What happens next follows an established script. Prices for homes in Boulder will skyrocket, to the benefit of incumbent homeowners and to the massive detriment of others less fortunate—low-income renters, students at the University of Colorado, young families who’d like to make their home in Boulder, retirees on fixed incomes who can’t afford the property taxes, people forced to commute into the city for work, and so on. From outside the dome, Boulder will come to look like San Francisco, with its untenable housing crisis. (Unless employers decide to leave the dome for good.)
Jessica Yates, an attorney writing for the Daily Camera, thinks that one of the ballot issues isn’t constitutional under state law. So it’s possible that the worst won’t come to pass, even if the ballot issues do.
“Livable Boulder's neighborhood right-to-vote initiative would create two classes of Boulder citizens for any given land-use issue,” Yates writes. “Only one class would be eligible to vote on a council land-use action, leaving the vast majority of us on the sideline on any given issue, even if we live adjacent to or work in the neighborhood in question and have a direct interest in the proposed land use.”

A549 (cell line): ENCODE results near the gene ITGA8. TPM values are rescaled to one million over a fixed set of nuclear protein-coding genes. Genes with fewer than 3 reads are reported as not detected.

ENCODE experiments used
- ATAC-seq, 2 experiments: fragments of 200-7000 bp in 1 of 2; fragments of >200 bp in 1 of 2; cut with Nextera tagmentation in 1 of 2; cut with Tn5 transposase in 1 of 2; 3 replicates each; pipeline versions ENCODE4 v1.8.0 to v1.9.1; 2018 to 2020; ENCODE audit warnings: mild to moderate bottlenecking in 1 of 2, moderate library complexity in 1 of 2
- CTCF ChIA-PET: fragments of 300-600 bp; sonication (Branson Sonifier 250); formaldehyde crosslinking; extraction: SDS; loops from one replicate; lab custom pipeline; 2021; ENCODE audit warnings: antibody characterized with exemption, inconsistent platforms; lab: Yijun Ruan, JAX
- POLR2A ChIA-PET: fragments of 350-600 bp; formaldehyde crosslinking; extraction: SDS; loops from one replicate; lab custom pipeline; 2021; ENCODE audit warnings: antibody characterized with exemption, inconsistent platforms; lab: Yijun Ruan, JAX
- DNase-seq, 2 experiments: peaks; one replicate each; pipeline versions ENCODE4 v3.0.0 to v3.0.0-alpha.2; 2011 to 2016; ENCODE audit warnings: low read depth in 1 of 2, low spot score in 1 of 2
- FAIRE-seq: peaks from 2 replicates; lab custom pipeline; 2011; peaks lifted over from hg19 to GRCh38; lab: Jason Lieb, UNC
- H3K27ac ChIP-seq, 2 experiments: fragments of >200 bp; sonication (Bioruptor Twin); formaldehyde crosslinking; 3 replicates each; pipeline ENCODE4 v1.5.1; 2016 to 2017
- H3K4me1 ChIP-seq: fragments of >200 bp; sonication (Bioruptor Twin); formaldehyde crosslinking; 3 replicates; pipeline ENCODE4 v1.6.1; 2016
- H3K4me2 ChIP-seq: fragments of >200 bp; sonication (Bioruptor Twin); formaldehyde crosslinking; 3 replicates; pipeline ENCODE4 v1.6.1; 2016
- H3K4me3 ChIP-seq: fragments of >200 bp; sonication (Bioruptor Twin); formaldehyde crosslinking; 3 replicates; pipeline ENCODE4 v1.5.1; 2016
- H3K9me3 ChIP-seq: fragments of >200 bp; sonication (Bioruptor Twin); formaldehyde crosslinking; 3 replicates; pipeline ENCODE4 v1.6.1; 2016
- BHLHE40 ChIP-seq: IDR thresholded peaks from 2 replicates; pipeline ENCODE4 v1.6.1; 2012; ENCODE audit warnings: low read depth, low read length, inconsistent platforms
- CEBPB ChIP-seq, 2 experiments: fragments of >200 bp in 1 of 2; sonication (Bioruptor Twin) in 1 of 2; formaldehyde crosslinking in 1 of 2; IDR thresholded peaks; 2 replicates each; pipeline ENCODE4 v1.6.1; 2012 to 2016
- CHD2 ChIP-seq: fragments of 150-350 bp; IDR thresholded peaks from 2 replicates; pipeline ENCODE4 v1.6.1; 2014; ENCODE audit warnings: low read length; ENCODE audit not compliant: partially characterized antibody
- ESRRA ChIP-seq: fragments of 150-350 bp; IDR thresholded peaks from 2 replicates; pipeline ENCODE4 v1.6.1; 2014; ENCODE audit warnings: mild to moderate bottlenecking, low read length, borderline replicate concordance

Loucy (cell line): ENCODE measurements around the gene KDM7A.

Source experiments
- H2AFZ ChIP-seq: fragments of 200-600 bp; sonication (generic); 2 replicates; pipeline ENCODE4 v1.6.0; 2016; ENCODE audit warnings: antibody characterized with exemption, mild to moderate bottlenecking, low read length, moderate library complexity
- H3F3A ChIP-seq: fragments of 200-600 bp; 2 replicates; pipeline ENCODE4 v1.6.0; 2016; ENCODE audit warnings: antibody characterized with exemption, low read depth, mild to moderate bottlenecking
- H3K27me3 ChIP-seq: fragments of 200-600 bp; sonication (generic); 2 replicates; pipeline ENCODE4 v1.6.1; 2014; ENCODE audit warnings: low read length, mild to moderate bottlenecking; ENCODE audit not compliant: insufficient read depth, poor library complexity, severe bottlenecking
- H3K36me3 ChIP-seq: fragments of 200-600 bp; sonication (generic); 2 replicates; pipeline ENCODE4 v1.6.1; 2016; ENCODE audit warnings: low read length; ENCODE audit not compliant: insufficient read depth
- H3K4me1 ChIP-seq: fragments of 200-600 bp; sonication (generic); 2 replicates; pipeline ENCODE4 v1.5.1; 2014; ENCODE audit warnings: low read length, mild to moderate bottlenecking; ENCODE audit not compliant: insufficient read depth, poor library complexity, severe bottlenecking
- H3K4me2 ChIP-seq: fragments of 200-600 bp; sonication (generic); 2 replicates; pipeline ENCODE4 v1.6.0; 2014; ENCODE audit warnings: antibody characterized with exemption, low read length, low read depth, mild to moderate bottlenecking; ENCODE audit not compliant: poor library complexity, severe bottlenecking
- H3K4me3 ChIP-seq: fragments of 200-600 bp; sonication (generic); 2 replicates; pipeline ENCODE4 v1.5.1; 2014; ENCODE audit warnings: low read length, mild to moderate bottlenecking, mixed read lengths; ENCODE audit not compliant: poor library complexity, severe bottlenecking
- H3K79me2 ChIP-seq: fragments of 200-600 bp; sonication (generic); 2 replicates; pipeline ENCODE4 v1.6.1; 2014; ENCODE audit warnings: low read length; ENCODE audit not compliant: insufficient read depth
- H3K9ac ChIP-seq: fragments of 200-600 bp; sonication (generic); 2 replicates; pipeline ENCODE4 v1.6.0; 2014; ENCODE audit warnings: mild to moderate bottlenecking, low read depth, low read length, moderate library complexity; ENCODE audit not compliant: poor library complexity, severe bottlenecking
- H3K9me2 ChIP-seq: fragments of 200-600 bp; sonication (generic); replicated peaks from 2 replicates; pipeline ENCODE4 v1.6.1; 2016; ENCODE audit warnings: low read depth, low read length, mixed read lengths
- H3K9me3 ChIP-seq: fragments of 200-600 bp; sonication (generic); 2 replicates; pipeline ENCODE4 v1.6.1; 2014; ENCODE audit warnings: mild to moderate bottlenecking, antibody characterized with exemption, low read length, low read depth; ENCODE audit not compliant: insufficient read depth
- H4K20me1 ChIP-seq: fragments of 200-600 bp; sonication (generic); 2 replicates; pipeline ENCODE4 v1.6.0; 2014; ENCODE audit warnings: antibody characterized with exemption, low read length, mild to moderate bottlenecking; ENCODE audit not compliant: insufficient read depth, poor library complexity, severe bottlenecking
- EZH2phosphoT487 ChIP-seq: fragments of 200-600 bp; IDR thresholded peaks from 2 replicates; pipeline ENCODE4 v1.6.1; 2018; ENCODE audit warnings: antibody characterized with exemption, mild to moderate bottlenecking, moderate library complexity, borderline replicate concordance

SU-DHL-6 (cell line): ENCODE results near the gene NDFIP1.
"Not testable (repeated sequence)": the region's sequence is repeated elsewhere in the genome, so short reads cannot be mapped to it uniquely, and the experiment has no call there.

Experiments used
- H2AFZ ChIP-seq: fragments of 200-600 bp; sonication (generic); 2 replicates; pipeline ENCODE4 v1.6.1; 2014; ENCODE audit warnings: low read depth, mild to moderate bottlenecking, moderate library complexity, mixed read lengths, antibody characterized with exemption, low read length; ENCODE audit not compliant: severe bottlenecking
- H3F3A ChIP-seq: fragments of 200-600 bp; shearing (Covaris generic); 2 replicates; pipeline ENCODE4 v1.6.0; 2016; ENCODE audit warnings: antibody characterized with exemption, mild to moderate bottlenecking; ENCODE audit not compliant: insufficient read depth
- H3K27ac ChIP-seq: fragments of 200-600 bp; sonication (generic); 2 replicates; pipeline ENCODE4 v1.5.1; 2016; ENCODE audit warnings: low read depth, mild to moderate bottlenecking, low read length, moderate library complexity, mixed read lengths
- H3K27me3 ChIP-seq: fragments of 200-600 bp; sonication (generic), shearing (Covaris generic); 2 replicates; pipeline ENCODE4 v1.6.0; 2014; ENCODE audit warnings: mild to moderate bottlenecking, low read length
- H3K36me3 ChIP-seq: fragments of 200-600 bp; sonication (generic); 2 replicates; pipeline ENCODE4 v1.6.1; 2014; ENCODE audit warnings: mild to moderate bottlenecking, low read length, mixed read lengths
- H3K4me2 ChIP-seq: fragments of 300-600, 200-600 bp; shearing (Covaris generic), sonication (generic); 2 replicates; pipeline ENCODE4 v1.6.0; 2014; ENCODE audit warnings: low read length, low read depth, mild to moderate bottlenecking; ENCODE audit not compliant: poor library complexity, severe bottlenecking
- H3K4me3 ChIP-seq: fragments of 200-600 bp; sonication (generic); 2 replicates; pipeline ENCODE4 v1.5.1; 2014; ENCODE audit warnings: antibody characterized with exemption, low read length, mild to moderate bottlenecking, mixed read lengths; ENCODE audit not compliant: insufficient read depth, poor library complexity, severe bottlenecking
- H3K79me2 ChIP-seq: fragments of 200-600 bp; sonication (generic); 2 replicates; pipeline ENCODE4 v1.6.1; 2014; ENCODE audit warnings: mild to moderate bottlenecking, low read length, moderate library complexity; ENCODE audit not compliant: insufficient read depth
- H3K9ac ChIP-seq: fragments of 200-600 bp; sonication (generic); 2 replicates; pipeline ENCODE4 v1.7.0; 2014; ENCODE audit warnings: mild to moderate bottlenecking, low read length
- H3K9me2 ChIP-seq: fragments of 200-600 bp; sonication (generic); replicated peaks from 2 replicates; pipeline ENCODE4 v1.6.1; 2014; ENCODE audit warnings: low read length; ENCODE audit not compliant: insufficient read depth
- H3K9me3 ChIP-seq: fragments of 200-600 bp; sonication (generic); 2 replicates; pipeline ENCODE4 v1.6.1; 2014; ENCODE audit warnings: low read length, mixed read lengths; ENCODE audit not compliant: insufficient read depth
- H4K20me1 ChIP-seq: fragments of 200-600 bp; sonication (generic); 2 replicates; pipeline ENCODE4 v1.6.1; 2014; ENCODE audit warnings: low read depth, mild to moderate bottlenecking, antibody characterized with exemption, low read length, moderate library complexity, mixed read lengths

Boulder residents, present and future, had better hope she’s right. Or better, they should think through these ballot issues. For incumbent residents, especially affluent homeowners, these measures would be a real boon. But Boulder can’t survive sealed off forever.
*Correction: This story originally attributed this quote to Stephen Haydel at Livable Boulder. It has been corrected to its proper source, Jeffrey Flynn.